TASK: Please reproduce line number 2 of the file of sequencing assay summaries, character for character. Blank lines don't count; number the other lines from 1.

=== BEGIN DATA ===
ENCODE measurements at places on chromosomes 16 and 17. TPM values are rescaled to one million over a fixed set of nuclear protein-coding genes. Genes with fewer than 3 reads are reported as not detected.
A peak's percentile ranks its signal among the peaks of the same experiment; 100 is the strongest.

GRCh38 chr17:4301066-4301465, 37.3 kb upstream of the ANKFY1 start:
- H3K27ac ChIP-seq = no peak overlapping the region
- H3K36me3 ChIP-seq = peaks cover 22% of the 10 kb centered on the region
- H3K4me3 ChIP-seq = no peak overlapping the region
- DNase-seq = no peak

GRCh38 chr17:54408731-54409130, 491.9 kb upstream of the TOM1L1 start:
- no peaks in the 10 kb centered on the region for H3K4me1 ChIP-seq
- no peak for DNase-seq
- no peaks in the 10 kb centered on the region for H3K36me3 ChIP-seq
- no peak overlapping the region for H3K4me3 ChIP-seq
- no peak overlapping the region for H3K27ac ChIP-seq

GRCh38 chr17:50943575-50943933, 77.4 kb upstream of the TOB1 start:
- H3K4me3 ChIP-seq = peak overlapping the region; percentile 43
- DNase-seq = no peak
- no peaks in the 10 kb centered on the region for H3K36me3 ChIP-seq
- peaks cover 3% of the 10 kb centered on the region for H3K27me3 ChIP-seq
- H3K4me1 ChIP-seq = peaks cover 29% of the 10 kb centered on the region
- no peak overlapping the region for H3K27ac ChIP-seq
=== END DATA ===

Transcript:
A peak's percentile ranks its signal among the peaks of the same experiment; 100 is the strongest.